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Oberlin College

Publication Date

Spring 2012

Program Name

Tanzania: Zanzibar: Coastal Ecology and Natural Resource Management

Abstract

Fifty-one fishermen in the coastal villages of Kizimkazi Dimbani and Jambiani were interviewed to discover the current state of fishing in these areas. Each area has its own Village Fishermen Committees and those committees were also a subject of interest, interviewing their members as well as Fishery Department Officials to gain an understanding of how the committees function and their success. Results of fishermen interviews revealed a large number of differences between Kizimkazi Dimbani and Jambiani. Village Fishermen Committees were well attended by participants in both villages and seem to function as strong institutions within the communities studied. Kizimkazi Dimbani and Jambiani are both situated within the Menai Bay Conservation Area, and governed by its rules and regulations. However, enforcement is limited within this area and knowledge of the regulations is as well. The regulations that fishermen were aware of in each village perhaps reveal the most common illegal practices there. The perceived effectiveness of patrols differed largely between the two study sites, which was attributed to the fact that two of the three patrol boats for the Menai Bay Conservation Area dock in Kizimkazi Dimbani. Most fishermen noted that many illegal methods of fishing were still being used, causing damage to fish stocks. Potential policies to alleviate the problems identified through interviews are discussed using a broad definition of policy that includes the social, economic, and biological factors, which influence policy outcomes.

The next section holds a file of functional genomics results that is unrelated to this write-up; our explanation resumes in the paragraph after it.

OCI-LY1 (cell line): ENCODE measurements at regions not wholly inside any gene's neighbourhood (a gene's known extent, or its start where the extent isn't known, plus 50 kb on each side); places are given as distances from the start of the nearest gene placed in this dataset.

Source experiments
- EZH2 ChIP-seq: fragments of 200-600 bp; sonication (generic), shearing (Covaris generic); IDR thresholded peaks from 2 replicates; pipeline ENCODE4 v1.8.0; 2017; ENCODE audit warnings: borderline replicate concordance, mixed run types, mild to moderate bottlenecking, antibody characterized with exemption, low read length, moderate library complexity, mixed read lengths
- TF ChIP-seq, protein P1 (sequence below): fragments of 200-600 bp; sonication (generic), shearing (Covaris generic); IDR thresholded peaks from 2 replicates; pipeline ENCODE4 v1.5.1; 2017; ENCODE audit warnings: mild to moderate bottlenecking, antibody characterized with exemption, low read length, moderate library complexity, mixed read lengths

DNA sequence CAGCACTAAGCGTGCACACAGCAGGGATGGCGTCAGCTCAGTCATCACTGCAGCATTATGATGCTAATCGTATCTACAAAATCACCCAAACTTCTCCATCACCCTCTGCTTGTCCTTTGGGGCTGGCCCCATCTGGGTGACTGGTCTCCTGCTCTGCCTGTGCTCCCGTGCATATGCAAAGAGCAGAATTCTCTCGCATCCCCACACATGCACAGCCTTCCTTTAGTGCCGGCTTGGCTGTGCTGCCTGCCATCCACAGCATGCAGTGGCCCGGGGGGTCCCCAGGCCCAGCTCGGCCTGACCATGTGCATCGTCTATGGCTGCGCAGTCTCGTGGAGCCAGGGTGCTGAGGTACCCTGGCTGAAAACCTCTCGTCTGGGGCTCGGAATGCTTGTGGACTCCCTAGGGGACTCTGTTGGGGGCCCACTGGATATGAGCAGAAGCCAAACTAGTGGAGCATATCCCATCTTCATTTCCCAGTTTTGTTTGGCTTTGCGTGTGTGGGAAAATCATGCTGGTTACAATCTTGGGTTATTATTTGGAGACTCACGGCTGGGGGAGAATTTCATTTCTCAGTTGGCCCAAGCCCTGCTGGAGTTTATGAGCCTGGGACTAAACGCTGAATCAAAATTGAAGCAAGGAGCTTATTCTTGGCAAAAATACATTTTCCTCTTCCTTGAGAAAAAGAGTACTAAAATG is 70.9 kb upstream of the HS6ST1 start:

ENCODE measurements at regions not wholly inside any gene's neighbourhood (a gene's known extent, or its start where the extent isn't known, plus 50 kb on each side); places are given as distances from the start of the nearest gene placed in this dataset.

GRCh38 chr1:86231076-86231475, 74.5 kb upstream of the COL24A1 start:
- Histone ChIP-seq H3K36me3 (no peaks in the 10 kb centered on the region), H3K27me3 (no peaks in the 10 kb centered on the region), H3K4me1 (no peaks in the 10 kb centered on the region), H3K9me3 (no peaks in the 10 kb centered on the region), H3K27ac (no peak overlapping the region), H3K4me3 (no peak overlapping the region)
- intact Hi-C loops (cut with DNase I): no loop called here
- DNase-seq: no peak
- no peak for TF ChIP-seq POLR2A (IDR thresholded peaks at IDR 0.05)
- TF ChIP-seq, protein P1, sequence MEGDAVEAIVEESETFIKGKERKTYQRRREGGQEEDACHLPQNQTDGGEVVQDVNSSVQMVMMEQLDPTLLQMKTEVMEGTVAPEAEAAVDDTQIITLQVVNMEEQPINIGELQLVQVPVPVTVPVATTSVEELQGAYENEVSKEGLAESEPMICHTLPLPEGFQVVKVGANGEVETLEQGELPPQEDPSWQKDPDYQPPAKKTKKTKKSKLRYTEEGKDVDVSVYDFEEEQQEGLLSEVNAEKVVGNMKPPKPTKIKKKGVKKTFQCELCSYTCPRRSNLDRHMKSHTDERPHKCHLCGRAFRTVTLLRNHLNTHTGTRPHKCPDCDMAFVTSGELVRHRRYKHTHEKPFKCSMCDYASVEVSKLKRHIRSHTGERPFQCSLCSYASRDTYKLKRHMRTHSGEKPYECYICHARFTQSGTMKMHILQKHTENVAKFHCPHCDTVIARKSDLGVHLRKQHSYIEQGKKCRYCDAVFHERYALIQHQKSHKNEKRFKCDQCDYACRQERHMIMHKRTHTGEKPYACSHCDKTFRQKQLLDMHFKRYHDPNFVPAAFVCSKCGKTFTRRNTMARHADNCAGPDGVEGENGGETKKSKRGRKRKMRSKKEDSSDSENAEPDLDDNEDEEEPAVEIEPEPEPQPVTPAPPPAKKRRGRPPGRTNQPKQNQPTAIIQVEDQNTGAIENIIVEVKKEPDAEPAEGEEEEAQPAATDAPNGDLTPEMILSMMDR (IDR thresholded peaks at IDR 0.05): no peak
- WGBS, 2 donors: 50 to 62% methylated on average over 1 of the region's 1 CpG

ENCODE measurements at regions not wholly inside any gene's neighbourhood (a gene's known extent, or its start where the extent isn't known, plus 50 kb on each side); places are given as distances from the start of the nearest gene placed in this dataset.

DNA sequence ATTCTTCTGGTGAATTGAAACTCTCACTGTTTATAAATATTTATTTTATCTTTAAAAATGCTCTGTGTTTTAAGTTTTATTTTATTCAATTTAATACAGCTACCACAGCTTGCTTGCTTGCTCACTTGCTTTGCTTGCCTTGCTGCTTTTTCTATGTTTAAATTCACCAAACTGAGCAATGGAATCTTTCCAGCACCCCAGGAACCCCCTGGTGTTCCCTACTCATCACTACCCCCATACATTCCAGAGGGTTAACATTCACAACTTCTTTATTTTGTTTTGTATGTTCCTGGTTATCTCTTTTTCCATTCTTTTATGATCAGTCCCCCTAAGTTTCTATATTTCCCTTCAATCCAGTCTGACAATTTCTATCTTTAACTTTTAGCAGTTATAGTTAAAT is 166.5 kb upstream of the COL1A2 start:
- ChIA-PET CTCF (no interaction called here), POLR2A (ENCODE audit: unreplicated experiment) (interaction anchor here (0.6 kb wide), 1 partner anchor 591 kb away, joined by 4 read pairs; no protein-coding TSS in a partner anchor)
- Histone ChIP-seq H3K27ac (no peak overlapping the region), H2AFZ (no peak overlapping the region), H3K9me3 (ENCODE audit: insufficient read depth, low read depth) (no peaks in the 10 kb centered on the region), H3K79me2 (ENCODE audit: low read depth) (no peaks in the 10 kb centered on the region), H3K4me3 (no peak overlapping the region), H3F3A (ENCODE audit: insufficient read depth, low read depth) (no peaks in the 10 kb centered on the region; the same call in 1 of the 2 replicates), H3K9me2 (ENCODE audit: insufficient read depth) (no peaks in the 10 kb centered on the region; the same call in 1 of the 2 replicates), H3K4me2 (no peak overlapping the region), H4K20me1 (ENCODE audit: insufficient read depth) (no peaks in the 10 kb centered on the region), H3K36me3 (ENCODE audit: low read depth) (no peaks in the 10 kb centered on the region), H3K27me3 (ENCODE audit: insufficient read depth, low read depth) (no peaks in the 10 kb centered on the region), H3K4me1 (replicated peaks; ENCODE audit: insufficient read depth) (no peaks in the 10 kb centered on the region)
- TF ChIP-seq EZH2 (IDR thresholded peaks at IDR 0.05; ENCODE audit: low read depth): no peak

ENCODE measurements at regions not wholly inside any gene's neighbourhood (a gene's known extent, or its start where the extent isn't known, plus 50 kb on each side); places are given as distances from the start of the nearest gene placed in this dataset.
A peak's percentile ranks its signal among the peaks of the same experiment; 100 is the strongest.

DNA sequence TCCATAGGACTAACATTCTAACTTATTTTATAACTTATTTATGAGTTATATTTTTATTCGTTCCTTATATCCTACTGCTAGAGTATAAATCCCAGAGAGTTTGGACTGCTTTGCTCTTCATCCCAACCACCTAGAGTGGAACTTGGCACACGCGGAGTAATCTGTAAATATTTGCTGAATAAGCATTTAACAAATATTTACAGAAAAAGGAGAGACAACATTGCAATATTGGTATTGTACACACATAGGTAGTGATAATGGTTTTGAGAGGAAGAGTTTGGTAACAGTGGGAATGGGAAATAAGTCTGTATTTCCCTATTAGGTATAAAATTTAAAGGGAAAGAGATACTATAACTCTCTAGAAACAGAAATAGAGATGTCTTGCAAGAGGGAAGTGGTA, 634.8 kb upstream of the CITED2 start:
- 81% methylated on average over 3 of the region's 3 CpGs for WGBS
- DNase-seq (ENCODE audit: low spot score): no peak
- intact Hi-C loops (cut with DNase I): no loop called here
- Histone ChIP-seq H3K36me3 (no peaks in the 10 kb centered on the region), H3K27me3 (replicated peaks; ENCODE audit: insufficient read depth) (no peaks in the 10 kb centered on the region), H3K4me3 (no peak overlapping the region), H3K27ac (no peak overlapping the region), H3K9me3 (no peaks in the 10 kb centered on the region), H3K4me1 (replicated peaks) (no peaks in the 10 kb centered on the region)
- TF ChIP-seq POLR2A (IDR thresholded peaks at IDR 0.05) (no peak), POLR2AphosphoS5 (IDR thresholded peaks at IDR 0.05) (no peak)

Disciplines

Entrepreneurial and Small Business Operations | Natural Resources Management and Policy | Sustainability

 

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